The next game-changing technology might not be in the form of an electric car with a longer range, or more efficient solar panels, but rather a better way to dry your clothes.
The laundry isn't nearly as sexy of a topic as clean cars, renewable energy, or tiny houses, but considering that about 80% of all US households have clothes dryers, which account for about 4% of all residential electricity consumption (to the tune of about $9 billion per year in utility costs), finding better ways to do such mundane tasks as drying our clothes is a viable line of investigation in getting to a more sustainable way of life. It's certainly possible for more of us to use a clothesline instead of a dryer, but between wet weather, high humidity, and lack of space, it's not always a good option for everyone.
Our current clothes dryer technology, which relies on heat, usually produced with electricity, to evaporate the water from clothes, is in dire need of an overhaul. There are ways to reduce the amount of water in clothing before drying, such as the high-speed spinners that are often found at laundromats, but those seem to be the exception rather than the rule for home laundry rooms (here's a home version). It's a good thing we've got some of the nation's brightest minds working on rebooting the clothes dryer, because our current method is rather dated.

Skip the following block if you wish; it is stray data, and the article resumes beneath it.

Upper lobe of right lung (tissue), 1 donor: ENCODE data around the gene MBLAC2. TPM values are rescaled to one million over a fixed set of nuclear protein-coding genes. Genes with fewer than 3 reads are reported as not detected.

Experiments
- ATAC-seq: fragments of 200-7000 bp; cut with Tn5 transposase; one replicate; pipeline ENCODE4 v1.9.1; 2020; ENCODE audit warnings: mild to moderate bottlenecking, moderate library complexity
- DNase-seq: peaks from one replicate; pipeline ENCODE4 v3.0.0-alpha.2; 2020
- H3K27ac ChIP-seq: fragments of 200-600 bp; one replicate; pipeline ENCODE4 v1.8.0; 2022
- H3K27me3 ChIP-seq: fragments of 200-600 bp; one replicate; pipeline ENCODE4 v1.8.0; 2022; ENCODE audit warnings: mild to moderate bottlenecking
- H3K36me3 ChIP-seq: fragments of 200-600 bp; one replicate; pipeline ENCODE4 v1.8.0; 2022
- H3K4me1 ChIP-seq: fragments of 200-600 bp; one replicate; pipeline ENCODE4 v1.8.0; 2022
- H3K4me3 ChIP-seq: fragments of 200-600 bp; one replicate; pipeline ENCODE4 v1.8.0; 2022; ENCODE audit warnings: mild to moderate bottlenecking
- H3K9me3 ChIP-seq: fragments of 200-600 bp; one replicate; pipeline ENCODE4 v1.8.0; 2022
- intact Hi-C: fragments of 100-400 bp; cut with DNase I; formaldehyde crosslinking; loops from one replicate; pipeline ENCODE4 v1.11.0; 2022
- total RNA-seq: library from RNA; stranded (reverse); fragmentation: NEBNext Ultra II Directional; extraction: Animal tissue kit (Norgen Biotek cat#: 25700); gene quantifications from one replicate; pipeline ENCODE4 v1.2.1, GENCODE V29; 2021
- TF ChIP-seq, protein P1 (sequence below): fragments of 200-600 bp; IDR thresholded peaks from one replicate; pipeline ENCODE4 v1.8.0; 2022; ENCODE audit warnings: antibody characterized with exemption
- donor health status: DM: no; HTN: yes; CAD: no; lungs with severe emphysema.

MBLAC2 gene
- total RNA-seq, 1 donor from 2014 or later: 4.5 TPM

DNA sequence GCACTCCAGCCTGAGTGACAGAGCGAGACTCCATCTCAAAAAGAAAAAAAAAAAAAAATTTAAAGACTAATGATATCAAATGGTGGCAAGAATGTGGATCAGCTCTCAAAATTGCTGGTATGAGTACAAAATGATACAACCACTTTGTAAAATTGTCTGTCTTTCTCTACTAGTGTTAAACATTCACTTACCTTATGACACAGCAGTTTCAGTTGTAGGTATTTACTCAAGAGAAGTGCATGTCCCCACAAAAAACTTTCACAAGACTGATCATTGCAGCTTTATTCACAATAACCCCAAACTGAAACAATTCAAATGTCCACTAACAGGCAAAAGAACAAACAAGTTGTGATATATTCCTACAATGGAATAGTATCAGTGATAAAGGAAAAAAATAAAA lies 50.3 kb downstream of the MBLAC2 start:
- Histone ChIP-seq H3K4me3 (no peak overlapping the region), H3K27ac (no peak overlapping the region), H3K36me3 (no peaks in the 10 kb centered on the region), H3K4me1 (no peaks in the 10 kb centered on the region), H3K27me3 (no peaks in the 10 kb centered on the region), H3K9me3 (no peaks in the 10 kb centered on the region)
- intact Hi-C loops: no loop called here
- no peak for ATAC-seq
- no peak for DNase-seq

Scientists at the Oak Ridge National Laboratory (ORNL), with support from the US Department of Energy's Building Technologies Office and GE Appliances, has developed a prototype of an innovative clothes drying technology that could shorten drying times down to just 20 minutes, and reduce the amount of energy used for each load by 70%. Instead of using heat to remove water from clothing, this prototype uses high-frequency vibrations - ultrasonic waves - produced by piezoelectric transducers driven by a custom amplifier. This drying method yielded "mind blowing" results, said ORNL scientist Ayyoub Momen, who developed the prototype.
"The first results were mind blowing. We could dry a piece of fabric in just 14 seconds. If you wanted to do that in an oven at different temperatures it would take several minutes." - Momen
Check out the ultrasonic clothes dryer research for yourself:
Not only is the ultrasonic clothes dryer effective in removing water quickly from clothing, with a significantly reduced energy demand, but it also does it at room temperature, and releases "cool mist" instead of warm humid air as conventional dryers do (and that can cause additional dampness and mold issues in homes). Obviously, even a cool mist is still airborne water, so the new technology would still need to be vented outside, but who knows, perhaps the next phase of this laundry re-invention would be developing a way to re-condense the mist back into water, which could then be used for washing another load of laundry.
According to the US Department of Energy website, the ORNL and GE are working on the development of a commercialized product, and plan to have a full-scale prototype built by this fall. Assuming this would be a cost-effective upgrade for commercial laundry facilities as well as home laundry rooms, this ultrasonic clothes dryer really could be a game-changer.